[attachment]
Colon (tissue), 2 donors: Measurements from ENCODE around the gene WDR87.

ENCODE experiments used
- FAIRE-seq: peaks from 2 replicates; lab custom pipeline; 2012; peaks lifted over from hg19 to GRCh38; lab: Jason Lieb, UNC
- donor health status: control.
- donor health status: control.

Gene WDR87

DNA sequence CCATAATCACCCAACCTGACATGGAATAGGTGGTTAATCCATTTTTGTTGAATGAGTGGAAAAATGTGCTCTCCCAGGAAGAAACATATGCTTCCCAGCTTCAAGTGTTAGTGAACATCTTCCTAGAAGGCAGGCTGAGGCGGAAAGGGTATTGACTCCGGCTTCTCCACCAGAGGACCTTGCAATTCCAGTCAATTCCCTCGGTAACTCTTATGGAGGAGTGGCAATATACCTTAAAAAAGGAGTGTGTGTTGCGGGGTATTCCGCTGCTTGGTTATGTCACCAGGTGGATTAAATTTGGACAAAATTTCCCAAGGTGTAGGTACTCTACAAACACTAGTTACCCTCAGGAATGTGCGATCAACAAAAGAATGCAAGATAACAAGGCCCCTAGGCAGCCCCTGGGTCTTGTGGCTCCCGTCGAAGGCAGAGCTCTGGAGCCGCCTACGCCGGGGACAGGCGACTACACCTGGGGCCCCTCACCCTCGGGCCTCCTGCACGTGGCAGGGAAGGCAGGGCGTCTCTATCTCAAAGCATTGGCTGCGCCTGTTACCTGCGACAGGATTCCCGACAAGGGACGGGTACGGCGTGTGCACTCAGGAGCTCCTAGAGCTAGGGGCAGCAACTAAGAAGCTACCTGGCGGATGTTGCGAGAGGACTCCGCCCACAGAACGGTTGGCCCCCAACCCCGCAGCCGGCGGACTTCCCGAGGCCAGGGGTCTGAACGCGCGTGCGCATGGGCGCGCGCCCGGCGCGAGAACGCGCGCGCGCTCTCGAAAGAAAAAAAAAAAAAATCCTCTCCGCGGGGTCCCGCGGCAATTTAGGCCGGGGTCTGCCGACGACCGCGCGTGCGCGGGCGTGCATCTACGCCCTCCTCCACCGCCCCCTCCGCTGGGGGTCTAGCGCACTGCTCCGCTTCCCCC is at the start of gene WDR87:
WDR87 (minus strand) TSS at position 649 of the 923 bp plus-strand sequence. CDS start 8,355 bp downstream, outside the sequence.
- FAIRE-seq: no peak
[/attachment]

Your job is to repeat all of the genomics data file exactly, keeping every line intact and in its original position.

Colon (tissue), 2 donors: Measurements from ENCODE around the gene WDR87.

ENCODE experiments used
- FAIRE-seq: peaks from 2 replicates; lab custom pipeline; 2012; peaks lifted over from hg19 to GRCh38; lab: Jason Lieb, UNC
- donor health status: control.
- donor health status: control.

Gene WDR87

DNA sequence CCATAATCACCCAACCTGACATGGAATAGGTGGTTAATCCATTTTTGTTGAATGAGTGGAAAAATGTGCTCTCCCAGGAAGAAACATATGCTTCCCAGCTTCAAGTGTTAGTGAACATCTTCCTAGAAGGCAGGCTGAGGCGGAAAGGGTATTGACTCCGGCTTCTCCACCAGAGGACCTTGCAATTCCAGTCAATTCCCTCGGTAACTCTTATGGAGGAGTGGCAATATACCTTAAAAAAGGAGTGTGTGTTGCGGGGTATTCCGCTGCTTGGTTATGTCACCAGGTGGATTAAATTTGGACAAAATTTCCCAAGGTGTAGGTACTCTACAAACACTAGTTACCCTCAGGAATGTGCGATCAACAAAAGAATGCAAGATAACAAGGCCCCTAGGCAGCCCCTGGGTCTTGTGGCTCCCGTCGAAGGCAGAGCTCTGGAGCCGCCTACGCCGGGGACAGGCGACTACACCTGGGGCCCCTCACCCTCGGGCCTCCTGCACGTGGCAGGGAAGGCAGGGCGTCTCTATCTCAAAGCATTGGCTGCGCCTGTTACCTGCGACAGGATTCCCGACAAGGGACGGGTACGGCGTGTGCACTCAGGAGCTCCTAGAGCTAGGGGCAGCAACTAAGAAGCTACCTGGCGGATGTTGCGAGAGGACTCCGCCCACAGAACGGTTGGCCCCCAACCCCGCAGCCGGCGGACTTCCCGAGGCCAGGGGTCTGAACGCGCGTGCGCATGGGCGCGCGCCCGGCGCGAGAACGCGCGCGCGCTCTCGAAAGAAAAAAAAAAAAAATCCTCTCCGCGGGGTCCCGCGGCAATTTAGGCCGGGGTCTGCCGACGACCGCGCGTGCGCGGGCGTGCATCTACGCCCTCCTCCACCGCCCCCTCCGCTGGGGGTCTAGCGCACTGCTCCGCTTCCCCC is at the start of gene WDR87:
WDR87 (minus strand) TSS at position 649 of the 923 bp plus-strand sequence. CDS start 8,355 bp downstream, outside the sequence.
- FAIRE-seq: no peak